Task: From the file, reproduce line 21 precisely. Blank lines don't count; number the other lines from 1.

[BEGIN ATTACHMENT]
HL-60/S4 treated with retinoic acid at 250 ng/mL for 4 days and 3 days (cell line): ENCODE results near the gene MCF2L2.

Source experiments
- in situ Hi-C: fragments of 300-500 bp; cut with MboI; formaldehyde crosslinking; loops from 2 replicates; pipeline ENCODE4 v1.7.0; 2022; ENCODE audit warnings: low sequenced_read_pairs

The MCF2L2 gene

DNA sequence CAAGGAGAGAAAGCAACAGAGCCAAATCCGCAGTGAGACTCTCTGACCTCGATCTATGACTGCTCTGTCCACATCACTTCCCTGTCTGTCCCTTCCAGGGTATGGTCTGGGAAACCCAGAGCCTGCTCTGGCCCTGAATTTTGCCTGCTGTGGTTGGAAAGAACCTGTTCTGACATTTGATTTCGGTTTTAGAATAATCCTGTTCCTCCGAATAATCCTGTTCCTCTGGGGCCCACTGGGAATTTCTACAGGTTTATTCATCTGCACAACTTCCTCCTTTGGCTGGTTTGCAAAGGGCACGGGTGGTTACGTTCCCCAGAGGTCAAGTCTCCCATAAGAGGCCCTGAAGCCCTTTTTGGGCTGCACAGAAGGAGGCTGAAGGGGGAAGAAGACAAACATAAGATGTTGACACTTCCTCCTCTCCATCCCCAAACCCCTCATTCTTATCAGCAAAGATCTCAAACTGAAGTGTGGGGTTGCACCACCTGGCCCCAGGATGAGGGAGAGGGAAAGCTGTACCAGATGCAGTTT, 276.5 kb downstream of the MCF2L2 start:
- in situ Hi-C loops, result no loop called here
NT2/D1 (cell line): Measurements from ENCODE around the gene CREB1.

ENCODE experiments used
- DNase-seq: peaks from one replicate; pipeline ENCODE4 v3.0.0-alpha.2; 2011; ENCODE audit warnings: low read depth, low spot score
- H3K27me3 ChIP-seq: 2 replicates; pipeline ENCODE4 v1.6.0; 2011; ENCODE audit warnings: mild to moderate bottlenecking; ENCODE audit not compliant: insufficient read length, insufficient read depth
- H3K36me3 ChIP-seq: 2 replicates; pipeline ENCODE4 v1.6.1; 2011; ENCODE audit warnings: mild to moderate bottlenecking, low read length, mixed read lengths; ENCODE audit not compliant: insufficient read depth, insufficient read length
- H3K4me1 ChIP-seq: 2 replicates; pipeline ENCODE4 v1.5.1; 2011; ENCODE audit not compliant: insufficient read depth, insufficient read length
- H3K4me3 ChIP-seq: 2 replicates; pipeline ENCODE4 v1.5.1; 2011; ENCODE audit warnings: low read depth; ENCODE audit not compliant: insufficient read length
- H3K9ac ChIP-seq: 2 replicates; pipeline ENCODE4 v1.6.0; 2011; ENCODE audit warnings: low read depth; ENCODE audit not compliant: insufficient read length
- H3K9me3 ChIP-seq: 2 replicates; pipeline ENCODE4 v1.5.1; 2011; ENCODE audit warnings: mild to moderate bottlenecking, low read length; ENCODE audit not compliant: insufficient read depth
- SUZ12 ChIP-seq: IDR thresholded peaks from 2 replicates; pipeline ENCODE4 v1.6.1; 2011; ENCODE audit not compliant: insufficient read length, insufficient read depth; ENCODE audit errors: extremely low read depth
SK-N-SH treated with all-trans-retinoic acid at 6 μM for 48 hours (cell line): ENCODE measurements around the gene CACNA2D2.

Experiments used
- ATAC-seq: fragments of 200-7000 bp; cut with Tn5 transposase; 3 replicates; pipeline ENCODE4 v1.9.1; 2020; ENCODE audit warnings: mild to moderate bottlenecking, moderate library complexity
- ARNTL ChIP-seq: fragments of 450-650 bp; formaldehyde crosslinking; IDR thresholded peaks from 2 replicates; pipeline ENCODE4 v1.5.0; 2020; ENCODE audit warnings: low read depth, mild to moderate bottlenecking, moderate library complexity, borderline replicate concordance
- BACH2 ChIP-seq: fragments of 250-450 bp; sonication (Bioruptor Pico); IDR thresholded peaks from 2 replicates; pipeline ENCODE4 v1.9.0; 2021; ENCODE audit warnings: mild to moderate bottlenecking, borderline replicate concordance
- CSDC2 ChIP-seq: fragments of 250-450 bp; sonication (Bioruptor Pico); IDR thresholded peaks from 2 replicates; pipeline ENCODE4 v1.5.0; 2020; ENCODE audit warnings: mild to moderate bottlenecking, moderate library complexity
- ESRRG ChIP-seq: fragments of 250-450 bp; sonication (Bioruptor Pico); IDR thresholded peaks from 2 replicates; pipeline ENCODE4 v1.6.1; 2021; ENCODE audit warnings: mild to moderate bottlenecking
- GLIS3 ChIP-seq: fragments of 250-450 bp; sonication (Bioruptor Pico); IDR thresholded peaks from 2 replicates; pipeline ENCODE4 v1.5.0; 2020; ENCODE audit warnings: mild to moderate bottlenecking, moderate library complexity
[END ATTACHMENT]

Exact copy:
- BACH2 ChIP-seq: fragments of 250-450 bp; sonication (Bioruptor Pico); IDR thresholded peaks from 2 replicates; pipeline ENCODE4 v1.9.0; 2021; ENCODE audit warnings: mild to moderate bottlenecking, borderline replicate concordance